Brittney Lofthouse – Contributing Writer
With significant changes in the works for the Macon County School System, the Clarks Chapel Community Club hosted school Superintendent Dr. Chris Baldwin and Board of Education Chairman Jim Breedlove on Monday night for an information session.
Breedlove addressed the group of Clarks Chapel residents to update them on the future of Franklin High School and the process of building a new school.
“The main building at the high school was build in the early 1950s, making that building over 70 years old this year,” said Breedlove. “That means 70-year-old electric wiring and 70-year-old piping systems. With the age of that building it is understandable that we are looking at serious issues.”
Breedlove noted that the Macon County Board of County Commissioners approved moving forward with the RFQ (request for qualifications) bidding process to solicit bids from architectural firms to build a new high school. The RFQ is looking for architectural designs to build a new high school facility on the same property upon which the current school is located.
“Right now, one of the proposed plans for the building would be to level the practice football field to the same level as the vocational building and then construct a multi-story building to house the majority of academic classes in one building,” said Breedlove. “Right now, we have 11 different buildings on the campus, which you can imagine is not only costly to maintain, but also poses a security risk.”
Dr. Baldwin explained that a couple of years ago the school system constructed a safety fence around the high school campus which reduced the more than 100 entry and exit points to just a handful, but monitoring multiple buildings is still not as safe and secure as county leaders would like. The new high school proposal would consolidate the buildings to have a more centralized entrance and exit point.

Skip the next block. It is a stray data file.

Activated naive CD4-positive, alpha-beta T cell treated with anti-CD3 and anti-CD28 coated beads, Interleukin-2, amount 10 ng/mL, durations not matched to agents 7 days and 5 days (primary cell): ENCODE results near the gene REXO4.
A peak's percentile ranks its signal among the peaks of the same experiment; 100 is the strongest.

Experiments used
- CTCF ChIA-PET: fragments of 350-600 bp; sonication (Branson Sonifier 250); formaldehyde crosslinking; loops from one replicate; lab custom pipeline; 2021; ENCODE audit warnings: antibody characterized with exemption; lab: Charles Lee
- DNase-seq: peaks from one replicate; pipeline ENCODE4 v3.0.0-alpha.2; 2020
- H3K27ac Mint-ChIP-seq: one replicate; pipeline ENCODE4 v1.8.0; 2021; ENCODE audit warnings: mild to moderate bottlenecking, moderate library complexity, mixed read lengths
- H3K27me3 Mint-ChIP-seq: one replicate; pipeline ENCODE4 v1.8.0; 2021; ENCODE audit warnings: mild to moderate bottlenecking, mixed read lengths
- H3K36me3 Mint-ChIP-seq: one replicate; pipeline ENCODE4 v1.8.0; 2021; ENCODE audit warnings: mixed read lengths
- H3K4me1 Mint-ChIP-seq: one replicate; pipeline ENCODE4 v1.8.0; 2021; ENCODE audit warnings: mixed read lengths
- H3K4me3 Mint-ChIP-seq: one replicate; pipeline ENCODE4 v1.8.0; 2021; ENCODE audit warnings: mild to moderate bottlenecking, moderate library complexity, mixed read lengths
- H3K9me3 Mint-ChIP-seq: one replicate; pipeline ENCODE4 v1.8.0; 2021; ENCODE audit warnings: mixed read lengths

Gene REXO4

The process of constructing a new high school will not be a quick one, and according to Dr. Baldwin, even best case scenario would have a new facility completed in 2025, meaning incoming freshmen would graduate before a new facility is finished.
Many members of the Clarks Chapel Community noted that they attended Franklin High School in the building still in operation today and offered their support for building a new, modern high school.
Breedlove cautioned that with the continuing rise in construction costs, a new high school will likely need a tax increase on the county level for completion, with estimates ranging from $70-$90 million. Potential ways to save the county funding in annual operational costs are being considered by the board such as the possibility of combining schools such as Union Academy and Macon Early College on the same campus, even while operating as separate schools. However, those ideas are still being reviewed.
Dr. Baldwin said that while many schools in Western North Carolina have seen a decrease in student enrollment — Macon County remains one of the few districts to see an increase over the last 5 to 10 years, which has resulted in several expansion projects, such as a six-classroom addition at South Macon Elementary School.
“We are also currently looking at a six-classroom expansion at East Franklin Elementary School to accommodate our growing enrollment numbers,” said Dr. Baldwin. “The high school has seen that same growth and a new modern facility will be better designed for today’s class sizes, which as you can imagine are much different than when it was built for classes in the 1950s.”
According to Dr. Baldwin, many schools in the district have been renovated or expanded over the last decade, leaving Franklin High School as the last facility to undergo any significant changes. The last addition to the high school was completed in 2000, making the newest building on the campus now more than 20 years old.